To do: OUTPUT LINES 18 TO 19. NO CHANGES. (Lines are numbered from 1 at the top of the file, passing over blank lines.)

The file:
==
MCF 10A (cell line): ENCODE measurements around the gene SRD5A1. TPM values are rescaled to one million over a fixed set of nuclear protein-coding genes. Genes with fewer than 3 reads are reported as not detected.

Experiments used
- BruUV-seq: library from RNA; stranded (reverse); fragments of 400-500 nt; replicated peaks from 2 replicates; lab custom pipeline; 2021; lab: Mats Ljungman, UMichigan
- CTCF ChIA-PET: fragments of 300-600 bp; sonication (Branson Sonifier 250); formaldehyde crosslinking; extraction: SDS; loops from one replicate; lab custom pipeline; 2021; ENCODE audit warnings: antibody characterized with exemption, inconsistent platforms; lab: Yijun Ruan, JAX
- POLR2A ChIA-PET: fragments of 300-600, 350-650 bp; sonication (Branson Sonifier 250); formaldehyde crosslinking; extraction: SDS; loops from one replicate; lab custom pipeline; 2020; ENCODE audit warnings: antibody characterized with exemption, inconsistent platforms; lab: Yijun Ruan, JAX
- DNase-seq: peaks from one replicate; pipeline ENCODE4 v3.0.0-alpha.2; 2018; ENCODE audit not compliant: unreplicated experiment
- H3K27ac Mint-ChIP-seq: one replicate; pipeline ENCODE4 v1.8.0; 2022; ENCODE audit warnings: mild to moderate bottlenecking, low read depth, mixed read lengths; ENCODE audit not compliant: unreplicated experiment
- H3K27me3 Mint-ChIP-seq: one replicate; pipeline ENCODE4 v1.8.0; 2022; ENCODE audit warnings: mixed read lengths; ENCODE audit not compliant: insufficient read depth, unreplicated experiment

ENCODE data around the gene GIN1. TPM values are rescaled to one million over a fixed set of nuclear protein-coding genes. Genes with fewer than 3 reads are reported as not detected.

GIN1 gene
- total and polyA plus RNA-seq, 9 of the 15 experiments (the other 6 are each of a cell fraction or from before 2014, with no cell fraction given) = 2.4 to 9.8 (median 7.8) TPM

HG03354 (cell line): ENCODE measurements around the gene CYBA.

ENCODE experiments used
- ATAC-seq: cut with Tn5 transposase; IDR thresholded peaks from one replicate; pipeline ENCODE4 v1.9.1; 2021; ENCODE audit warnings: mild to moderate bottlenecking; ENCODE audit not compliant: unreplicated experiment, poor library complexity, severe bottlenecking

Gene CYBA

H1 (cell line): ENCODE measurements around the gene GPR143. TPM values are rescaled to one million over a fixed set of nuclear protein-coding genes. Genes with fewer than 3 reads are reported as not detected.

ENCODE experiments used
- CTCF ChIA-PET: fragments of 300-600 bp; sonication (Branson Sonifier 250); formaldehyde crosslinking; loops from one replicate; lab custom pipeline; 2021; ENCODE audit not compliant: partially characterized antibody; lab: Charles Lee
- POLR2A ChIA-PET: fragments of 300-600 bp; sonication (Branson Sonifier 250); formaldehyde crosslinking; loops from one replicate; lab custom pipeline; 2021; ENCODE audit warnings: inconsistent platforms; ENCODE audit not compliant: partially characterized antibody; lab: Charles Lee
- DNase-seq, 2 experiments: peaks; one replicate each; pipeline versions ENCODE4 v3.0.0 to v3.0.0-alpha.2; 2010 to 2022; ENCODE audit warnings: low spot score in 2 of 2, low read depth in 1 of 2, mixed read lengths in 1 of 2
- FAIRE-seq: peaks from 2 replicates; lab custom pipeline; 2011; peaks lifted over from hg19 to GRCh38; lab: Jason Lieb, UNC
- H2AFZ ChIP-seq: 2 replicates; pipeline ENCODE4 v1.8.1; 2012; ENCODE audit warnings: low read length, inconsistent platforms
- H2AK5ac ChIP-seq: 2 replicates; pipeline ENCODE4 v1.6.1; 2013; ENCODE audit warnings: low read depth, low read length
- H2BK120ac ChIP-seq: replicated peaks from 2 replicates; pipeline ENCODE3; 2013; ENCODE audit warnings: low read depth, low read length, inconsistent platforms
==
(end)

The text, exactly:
- CTCF ChIA-PET: fragments of 300-600 bp; sonication (Branson Sonifier 250); formaldehyde crosslinking; loops from one replicate; lab custom pipeline; 2021; ENCODE audit not compliant: partially characterized antibody; lab: Charles Lee
- POLR2A ChIA-PET: fragments of 300-600 bp; sonication (Branson Sonifier 250); formaldehyde crosslinking; loops from one replicate; lab custom pipeline; 2021; ENCODE audit warnings: inconsistent platforms; ENCODE audit not compliant: partially characterized antibody; lab: Charles Lee